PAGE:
On Monday, the Institute of Museum and Library Services named Rochester Public Library (RPL) as one of this year’s 30 finalists for the National Medal for Museum and Library Service. This prestigious award honors institutions for their extraordinary public service and remarkable contributions to their communities.
Four of our outstanding programs serve children and teens and we’ve blogged about them here!
RPL identified the need for a LGBTQIA Safe Space within the community through conversations with the public and consultation with local organizations. Articulated needs included accurate information, safe spaces to gather, special events, and LGBTQIA materials. RPL responded with improvements to book collections, displays, and book lists. RPL also began offering: q club, a safe and welcoming meet-up for teens; Parents Empower Pride, a program for parents of LGBTQIA children; Rainbow Family Meet-Up, a gathering for LGBTQIA families; and special events like PrideProm, LGBTQIA speakers, and training programs.
In 2015, RPL created the BookBike, a mobile library trailer pulled by a bicycle. The BookBike provides access to residents within a one mile radius of downtown not serviced by the Bookmobile. RPL collaborates with area organizations to connect with community members, participate in popular outdoor events, reach new library customers, increase awareness and access to services, build relationships, reduce transportation barriers, and promote bicycling.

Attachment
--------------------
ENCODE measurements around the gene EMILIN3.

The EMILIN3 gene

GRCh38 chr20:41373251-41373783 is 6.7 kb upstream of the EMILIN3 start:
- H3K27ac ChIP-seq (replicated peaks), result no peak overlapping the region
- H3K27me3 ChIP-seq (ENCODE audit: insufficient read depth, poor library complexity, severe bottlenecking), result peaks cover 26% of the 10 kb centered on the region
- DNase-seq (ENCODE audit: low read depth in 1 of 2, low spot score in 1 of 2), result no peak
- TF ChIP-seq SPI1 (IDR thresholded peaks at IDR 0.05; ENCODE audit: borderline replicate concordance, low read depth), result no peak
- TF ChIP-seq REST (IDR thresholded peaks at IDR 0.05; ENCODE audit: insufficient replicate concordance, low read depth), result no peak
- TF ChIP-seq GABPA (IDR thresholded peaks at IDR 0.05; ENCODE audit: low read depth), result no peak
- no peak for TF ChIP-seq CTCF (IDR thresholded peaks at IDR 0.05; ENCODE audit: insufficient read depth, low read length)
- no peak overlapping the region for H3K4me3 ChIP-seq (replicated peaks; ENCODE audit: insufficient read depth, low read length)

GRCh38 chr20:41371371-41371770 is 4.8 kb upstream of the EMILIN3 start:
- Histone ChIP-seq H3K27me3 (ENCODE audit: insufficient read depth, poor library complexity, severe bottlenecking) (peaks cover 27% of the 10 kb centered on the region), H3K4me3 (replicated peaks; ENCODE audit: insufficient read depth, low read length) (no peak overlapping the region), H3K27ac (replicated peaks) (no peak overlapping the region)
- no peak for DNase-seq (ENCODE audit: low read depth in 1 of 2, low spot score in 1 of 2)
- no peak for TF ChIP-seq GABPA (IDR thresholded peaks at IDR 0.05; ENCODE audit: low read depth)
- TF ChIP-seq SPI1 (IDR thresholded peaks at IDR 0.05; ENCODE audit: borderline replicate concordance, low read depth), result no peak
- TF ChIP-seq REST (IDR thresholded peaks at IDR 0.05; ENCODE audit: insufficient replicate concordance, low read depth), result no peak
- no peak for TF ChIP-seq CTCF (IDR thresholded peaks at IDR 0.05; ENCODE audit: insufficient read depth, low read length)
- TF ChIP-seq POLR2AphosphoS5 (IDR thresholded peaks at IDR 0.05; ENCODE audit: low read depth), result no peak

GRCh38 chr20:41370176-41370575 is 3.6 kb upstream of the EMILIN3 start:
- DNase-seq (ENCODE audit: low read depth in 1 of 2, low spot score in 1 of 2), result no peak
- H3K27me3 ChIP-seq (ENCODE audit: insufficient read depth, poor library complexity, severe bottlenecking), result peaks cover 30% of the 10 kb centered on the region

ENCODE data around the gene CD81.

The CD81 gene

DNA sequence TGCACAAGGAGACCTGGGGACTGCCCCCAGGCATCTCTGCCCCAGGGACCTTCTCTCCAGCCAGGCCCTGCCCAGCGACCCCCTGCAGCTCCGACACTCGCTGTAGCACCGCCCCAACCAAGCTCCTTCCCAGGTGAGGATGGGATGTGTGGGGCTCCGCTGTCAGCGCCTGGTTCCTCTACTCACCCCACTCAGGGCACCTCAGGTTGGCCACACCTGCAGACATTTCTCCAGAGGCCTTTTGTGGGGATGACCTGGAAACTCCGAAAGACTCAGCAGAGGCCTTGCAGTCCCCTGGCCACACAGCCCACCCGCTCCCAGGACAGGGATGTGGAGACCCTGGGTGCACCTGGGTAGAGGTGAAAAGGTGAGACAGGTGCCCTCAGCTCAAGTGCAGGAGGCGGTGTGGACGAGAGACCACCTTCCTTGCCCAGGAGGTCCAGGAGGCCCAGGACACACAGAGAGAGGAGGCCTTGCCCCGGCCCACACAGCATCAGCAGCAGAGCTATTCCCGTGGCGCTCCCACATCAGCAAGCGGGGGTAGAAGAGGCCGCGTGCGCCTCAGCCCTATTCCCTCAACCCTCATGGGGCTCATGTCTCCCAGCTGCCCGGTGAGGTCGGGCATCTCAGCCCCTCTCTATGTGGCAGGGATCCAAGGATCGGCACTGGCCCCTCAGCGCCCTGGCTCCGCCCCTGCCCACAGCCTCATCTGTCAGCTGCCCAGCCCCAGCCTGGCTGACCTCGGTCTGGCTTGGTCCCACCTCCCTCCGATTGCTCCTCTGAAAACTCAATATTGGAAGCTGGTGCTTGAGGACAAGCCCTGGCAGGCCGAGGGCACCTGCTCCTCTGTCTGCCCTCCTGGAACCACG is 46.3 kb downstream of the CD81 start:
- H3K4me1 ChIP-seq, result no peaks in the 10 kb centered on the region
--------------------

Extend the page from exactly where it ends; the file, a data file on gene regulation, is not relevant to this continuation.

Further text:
In 2013 RPL launched Neighbors Read, which provides early literacy education, focused engagement with families, installation of mini-libraries in neighborhoods, and replenishment of free books. Neighbors Read relies on a strong partnership between RPL and individual community members and free books from the Friends of the Rochester Public Library. RPL and the Friends currently support over 150 mini-libraries throughout Olmsted County.
RPL joined with The Reading Center/Dyslexia Institute of MN, Boys & Girls Club of Rochester, and Olmsted County Adult Detention Center to design Rochester Reading Champions (RRC) as a free tutoring program for struggling readers. The documented need for RRC includes: the high percentage of marginalized children testing below the basic reading levels; and the high percentage of low income or incarcerated adults who struggle to read. In 2014, partners implemented a model program centered on highly-trained volunteers who provide weekly one-on-one instruction to underserved students.
We are honored to be chosen as a finalist for the 2017 National Medal for Museum and Library Service!